Often enthusiastically celebrated for his catholicity of musical materials, his creative defiance of academic as well as stylistic strictures, and, especially, his combinations as well as juxtapositions of jazz with contemporary concert (read “classical”) music, Meyer Kupferman addressed most of the traditional forms and formal structures available to 20th-century composers. His multifaceted and eclectic opera include twelve symphonies, ten concertos, nine ballet scores, seven operas, and many other descriptive or programmatic symphonic works; more than 200 chamber and solo instrumental pieces; choral settings; works combining electronic sounds and elements with traditional instruments in live performances; and music for film sound tracks.
Kupferman was born in New York City to Jewish parents who had emigrated from eastern/east central Europe. His mother came from the Czarist Empire. His father, Elias, came from Romania, where he was a quasi-Gypsy street singer and band musician and acquired a large repertoire of Hungarian, Russian, Romanian, Gypsy, and Yiddish songs—many of which he sang to Meyer when the latter was still a young child. Throughout his life Meyer Kupferman was fond of recounting this family history—how his father had run away from home at a relatively young age and joined a Gypsy band, traveling with it across large swaths of Europe, playing a number of instruments as a self-taught musician and singing in several languages. According to family legend, Elias bested a professional “strong man” in a wrestling contest at a circus in Romania—a victory that netted him sufficient prize money to emigrate with his sister to America.
Kupferman always credited his father with inculcating in him an abiding appreciation for Jewish tradition and culture and introducing him to the melos of eastern European folk music. “It was because of his wish to pass on to me something of his former life,” he once reminisced, “that I absorbed so many Romanian, Hungarian, and Yiddish folk melodies—their scales, intervals, rhythms.” And he always felt that those properties had a lasting impact on his own melodic shapes, modal references, and even harmonic language.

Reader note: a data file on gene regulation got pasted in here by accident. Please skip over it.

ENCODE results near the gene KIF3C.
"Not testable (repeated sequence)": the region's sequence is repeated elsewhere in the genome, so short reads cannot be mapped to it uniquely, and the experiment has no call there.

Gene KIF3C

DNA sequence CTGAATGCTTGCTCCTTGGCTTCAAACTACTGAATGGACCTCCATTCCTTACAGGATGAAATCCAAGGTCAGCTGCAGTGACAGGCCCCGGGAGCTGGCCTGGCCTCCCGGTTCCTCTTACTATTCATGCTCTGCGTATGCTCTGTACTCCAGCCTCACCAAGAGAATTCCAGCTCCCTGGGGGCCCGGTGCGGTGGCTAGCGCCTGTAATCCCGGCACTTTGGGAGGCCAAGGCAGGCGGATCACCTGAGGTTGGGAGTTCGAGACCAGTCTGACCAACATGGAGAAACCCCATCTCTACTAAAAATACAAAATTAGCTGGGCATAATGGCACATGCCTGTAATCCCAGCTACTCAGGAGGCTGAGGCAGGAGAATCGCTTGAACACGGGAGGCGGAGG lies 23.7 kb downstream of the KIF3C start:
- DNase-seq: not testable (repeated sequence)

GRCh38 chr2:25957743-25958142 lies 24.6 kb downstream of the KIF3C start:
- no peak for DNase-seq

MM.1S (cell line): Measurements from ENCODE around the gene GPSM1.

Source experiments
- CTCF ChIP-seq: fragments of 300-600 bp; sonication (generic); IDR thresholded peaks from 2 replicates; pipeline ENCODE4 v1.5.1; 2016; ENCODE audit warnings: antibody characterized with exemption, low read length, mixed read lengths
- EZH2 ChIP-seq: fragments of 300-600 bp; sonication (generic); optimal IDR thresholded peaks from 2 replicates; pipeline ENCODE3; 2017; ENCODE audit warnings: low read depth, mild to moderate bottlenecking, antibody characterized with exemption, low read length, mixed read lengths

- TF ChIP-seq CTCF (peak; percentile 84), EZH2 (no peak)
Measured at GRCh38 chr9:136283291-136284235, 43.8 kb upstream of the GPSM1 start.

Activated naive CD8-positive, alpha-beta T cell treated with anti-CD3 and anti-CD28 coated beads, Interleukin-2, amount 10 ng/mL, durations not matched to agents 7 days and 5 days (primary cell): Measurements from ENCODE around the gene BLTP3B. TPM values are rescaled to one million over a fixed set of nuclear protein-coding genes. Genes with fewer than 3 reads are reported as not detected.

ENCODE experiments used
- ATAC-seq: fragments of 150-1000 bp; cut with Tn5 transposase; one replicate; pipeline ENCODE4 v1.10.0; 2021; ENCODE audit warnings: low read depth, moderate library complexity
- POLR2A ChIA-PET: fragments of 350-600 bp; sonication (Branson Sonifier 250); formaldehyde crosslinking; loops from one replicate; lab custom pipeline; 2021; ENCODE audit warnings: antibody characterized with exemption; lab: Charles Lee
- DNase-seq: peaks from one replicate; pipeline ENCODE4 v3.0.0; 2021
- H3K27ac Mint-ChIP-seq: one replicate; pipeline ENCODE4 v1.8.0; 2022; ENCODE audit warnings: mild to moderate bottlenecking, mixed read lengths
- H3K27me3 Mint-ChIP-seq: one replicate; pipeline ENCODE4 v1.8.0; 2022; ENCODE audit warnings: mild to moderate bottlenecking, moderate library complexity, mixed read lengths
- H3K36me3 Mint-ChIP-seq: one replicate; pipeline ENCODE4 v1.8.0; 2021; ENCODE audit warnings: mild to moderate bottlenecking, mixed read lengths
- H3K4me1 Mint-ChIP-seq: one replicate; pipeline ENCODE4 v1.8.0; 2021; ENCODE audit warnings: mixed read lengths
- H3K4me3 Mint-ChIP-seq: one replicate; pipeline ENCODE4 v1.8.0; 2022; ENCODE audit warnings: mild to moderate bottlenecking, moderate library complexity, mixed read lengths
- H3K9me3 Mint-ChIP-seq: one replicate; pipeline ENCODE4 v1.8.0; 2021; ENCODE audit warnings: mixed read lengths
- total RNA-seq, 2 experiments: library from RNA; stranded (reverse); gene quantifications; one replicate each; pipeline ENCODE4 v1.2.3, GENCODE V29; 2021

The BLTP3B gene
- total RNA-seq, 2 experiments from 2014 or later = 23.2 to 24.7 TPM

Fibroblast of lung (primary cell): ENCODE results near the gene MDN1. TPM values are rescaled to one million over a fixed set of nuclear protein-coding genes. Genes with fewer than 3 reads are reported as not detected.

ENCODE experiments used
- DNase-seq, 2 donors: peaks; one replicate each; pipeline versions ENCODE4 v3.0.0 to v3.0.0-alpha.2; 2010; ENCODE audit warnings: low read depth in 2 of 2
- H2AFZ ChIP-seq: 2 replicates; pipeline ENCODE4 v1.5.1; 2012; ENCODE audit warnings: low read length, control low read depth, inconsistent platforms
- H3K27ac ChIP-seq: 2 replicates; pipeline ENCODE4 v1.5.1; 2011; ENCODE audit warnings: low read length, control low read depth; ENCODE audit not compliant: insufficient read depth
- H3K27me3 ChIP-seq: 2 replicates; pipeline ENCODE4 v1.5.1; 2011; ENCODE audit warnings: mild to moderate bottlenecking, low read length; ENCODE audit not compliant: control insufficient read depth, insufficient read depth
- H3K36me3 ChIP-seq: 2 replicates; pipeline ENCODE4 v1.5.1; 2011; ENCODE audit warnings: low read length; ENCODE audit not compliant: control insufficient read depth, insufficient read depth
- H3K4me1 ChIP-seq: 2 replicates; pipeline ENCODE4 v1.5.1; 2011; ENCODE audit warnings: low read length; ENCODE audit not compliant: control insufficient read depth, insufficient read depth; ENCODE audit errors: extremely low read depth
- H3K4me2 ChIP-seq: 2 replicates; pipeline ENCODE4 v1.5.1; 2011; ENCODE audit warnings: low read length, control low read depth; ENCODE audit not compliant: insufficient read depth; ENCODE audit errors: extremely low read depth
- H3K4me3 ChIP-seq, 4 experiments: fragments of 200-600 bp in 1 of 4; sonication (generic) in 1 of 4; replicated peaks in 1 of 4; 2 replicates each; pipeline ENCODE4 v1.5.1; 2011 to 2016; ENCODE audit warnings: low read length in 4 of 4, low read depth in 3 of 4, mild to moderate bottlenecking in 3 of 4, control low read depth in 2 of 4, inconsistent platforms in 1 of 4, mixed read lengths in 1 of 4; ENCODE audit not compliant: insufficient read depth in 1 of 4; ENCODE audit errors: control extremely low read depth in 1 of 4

Following a brief but ultimately fruitless introduction to the violin at about the age of five, the young Kupferman became attracted to the clarinet when he was ten years old. Later he gained admission to New York’s High School of Music and Art as a clarinetist. Meanwhile, around the age of thirteen, he began composing on his own—often imitating, as he later recalled, some of his father’s Yiddish and other eastern European melodies as well as big band and jazz sounds he heard on radio. In a 1942 review of a student composers’ concert at the High School of Music and Art, critic and composer Virgil Thomson, observing with some regret the harmonic and structural conservatism of the offerings, singled out the young Kupferman as at least the most adventurous of the group. “The farthest any piece strayed from mid-nineteenth-century harmonic syntax,” he wrote, “was the moderate but wholly neat and charming French impressionism of Mr. Meyer Kupferman’s Wind Sextet.”